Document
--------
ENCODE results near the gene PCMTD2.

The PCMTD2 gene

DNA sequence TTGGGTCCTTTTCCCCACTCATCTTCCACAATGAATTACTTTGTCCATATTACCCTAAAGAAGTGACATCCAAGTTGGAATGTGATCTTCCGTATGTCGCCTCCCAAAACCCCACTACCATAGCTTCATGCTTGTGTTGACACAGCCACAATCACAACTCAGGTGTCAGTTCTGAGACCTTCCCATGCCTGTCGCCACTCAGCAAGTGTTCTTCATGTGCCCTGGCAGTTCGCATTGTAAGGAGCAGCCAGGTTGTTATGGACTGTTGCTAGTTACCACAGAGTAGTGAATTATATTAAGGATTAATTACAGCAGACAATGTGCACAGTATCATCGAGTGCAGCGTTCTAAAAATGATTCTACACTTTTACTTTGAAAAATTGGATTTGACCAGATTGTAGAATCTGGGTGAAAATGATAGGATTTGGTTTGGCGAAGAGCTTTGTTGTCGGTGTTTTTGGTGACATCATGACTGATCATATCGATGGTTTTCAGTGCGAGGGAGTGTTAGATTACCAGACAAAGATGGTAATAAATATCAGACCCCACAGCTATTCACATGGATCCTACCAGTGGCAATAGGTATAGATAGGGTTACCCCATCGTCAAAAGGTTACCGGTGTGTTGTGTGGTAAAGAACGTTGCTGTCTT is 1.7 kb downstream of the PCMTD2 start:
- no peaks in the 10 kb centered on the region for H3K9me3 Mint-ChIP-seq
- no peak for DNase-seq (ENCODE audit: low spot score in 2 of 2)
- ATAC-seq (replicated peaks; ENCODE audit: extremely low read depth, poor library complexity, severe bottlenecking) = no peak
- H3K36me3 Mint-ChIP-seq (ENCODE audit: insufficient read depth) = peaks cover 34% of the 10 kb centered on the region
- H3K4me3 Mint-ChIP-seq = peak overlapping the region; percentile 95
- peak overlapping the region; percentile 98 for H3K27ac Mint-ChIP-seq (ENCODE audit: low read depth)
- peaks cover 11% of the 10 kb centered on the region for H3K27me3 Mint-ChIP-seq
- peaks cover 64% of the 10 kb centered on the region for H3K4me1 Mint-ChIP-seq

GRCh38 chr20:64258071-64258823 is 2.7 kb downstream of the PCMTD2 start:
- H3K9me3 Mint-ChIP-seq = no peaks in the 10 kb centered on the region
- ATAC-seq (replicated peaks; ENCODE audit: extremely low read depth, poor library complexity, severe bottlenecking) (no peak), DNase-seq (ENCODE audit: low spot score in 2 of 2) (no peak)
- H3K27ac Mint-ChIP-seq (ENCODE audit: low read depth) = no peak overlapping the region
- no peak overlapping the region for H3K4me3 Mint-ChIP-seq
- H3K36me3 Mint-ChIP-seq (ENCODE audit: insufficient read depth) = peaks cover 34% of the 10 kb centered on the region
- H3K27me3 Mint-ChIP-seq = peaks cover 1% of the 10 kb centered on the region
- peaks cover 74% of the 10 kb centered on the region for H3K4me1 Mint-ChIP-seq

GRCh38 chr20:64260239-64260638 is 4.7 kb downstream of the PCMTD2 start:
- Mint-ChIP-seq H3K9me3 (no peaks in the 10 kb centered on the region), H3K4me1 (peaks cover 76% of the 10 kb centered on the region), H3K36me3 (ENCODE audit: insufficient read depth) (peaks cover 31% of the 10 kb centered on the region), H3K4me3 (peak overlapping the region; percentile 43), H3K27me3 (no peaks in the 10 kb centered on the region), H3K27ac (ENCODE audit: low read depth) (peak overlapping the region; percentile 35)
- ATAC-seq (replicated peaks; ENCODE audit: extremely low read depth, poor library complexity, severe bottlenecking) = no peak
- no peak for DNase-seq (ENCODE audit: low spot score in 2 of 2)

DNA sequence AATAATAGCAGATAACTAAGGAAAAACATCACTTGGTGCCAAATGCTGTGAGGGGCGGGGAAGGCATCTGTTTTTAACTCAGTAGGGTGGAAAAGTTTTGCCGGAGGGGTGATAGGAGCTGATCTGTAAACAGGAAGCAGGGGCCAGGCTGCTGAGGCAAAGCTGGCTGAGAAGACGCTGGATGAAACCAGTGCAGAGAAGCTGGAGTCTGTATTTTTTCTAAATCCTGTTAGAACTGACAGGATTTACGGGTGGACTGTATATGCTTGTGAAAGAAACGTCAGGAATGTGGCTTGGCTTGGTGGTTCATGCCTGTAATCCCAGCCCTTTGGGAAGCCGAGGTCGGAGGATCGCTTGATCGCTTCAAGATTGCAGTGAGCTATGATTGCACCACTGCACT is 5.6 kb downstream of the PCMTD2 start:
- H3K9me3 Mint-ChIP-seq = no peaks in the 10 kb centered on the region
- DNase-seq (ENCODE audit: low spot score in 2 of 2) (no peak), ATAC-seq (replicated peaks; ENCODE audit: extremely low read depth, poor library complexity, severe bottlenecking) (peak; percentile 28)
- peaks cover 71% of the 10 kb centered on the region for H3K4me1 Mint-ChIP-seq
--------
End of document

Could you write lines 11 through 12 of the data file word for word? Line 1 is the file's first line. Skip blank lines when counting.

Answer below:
- peaks cover 64% of the 10 kb centered on the region for H3K4me1 Mint-ChIP-seq

GRCh38 chr20:64258071-64258823 is 2.7 kb downstream of the PCMTD2 start: